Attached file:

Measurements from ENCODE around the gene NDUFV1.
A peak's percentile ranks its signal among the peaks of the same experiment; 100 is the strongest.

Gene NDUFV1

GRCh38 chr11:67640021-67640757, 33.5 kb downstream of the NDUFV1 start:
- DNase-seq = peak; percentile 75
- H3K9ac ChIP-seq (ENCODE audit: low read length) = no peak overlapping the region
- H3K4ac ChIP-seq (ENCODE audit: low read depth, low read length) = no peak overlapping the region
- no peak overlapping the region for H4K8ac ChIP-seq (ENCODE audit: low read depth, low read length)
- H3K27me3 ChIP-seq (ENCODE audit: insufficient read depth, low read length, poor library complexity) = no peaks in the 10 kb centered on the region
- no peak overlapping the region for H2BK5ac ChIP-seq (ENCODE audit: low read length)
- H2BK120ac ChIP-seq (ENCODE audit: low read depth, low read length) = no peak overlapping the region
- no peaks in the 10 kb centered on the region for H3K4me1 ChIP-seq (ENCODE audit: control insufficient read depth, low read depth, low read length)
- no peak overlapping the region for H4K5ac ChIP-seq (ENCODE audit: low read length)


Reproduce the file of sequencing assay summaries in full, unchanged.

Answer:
Measurements from ENCODE around the gene NDUFV1.
A peak's percentile ranks its signal among the peaks of the same experiment; 100 is the strongest.

Gene NDUFV1

GRCh38 chr11:67640021-67640757, 33.5 kb downstream of the NDUFV1 start:
- DNase-seq = peak; percentile 75
- H3K9ac ChIP-seq (ENCODE audit: low read length) = no peak overlapping the region
- H3K4ac ChIP-seq (ENCODE audit: low read depth, low read length) = no peak overlapping the region
- no peak overlapping the region for H4K8ac ChIP-seq (ENCODE audit: low read depth, low read length)
- H3K27me3 ChIP-seq (ENCODE audit: insufficient read depth, low read length, poor library complexity) = no peaks in the 10 kb centered on the region
- no peak overlapping the region for H2BK5ac ChIP-seq (ENCODE audit: low read length)
- H2BK120ac ChIP-seq (ENCODE audit: low read depth, low read length) = no peak overlapping the region
- no peaks in the 10 kb centered on the region for H3K4me1 ChIP-seq (ENCODE audit: control insufficient read depth, low read depth, low read length)
- no peak overlapping the region for H4K5ac ChIP-seq (ENCODE audit: low read length)